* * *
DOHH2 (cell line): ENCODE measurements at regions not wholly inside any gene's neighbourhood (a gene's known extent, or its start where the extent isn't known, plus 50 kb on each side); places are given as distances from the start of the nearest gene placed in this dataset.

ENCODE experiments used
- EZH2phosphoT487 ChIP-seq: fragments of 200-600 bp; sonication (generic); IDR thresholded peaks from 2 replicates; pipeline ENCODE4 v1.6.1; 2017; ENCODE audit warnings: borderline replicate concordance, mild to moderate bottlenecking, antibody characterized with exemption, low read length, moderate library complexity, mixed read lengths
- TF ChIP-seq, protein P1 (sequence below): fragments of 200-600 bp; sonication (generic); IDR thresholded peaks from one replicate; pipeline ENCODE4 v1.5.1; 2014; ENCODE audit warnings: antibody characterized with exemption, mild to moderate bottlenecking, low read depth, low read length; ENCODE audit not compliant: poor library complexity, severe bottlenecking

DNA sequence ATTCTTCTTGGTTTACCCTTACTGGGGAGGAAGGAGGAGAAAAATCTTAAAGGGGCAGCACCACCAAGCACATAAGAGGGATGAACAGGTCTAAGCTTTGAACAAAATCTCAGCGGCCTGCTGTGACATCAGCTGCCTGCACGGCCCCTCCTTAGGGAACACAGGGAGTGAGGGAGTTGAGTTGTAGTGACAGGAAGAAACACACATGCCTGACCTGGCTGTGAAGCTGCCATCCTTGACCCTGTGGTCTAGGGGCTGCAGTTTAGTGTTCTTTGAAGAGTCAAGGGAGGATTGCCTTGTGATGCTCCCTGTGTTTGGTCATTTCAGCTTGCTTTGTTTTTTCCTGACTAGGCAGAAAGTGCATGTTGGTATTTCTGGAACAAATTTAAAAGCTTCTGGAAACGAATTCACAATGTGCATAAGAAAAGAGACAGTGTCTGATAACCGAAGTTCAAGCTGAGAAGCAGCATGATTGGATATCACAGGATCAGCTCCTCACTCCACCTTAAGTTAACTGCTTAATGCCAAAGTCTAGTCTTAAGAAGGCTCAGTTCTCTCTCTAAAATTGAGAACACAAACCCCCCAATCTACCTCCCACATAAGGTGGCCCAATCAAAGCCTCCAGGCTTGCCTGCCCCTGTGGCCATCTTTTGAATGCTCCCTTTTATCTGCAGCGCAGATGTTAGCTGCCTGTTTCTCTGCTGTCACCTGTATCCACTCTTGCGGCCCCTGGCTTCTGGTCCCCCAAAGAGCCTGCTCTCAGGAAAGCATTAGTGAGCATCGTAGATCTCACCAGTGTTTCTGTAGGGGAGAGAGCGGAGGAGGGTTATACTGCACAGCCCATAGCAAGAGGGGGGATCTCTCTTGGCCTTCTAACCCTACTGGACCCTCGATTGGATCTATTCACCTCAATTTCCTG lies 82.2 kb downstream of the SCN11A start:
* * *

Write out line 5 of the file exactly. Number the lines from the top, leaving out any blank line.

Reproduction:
DNA sequence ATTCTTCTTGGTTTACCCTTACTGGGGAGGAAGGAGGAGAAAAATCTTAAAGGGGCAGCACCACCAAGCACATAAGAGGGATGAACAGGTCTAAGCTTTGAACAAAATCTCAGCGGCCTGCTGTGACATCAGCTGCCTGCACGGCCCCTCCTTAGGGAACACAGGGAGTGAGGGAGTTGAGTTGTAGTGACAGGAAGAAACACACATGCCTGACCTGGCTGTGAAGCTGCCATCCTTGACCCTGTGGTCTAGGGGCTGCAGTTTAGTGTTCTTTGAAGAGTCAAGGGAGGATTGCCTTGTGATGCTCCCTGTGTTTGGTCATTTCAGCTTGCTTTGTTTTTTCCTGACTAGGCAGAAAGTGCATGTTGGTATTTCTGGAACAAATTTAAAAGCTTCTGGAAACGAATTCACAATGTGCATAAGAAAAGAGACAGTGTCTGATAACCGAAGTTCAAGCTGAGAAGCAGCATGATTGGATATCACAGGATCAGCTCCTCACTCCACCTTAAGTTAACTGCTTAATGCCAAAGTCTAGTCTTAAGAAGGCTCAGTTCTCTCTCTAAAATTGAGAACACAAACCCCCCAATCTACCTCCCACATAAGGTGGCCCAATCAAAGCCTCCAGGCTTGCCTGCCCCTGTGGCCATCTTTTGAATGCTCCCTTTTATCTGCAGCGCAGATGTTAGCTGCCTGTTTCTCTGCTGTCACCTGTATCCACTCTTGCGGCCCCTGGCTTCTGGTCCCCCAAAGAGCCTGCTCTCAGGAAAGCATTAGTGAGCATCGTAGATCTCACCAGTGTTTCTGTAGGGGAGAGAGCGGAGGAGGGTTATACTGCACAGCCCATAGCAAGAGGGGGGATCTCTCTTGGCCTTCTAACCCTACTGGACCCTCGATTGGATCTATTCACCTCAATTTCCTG lies 82.2 kb downstream of the SCN11A start: